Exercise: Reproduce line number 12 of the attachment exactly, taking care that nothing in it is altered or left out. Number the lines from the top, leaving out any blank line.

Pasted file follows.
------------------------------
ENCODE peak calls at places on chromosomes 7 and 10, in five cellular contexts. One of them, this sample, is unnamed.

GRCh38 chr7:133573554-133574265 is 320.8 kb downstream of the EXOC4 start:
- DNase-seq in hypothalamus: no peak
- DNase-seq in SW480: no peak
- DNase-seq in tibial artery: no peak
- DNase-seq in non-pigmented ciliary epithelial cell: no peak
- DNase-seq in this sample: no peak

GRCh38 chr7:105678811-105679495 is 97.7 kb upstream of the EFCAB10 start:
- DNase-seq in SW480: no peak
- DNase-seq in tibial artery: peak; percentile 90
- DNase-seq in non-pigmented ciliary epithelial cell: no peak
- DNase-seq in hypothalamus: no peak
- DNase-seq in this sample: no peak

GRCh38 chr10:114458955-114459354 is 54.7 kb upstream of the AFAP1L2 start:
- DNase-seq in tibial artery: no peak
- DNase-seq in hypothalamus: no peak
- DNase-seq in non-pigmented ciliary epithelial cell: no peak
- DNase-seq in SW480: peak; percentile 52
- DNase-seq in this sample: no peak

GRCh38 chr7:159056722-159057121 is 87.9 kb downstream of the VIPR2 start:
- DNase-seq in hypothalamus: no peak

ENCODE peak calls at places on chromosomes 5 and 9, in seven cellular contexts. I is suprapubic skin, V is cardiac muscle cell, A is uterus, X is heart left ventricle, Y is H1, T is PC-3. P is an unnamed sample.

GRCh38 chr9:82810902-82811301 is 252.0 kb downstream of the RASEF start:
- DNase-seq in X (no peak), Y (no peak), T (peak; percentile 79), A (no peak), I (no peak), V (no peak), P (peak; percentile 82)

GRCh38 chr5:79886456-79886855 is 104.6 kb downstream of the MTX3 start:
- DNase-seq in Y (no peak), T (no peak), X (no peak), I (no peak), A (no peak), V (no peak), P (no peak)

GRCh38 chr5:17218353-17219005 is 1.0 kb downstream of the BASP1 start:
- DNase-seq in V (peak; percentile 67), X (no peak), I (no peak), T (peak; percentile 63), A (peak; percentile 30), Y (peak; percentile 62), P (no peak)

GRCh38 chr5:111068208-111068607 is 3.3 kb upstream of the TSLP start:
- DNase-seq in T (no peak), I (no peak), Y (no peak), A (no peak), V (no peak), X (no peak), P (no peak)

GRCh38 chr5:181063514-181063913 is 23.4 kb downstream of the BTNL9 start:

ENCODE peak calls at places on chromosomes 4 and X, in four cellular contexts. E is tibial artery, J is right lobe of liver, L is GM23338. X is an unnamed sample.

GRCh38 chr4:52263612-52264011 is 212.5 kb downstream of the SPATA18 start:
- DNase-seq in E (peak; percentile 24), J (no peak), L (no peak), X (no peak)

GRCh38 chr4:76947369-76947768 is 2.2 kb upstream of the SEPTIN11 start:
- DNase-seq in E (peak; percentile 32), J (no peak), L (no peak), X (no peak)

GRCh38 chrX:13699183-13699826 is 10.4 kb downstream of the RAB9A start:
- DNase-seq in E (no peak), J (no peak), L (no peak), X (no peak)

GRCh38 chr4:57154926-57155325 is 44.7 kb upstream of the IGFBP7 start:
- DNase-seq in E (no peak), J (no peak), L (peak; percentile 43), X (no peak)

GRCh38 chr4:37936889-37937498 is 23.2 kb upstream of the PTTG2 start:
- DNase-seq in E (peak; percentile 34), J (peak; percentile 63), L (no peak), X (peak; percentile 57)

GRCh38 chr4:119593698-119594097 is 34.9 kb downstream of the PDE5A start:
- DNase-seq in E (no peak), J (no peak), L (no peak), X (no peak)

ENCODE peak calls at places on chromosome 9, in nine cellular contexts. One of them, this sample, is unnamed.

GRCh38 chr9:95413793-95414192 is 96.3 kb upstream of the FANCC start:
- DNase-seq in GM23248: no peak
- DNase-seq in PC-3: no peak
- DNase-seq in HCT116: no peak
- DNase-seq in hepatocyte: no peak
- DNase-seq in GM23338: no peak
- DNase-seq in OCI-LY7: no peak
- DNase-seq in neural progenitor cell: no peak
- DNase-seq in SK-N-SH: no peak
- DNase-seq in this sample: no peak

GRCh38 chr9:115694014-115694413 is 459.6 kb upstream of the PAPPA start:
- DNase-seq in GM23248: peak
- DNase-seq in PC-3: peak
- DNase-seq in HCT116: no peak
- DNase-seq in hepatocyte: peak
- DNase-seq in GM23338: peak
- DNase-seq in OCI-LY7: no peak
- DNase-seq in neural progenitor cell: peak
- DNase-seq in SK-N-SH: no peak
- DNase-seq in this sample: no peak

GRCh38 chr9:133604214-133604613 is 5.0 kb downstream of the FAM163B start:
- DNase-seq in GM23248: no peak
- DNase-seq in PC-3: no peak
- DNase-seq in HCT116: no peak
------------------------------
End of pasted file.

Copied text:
- DNase-seq in hypothalamus: no peak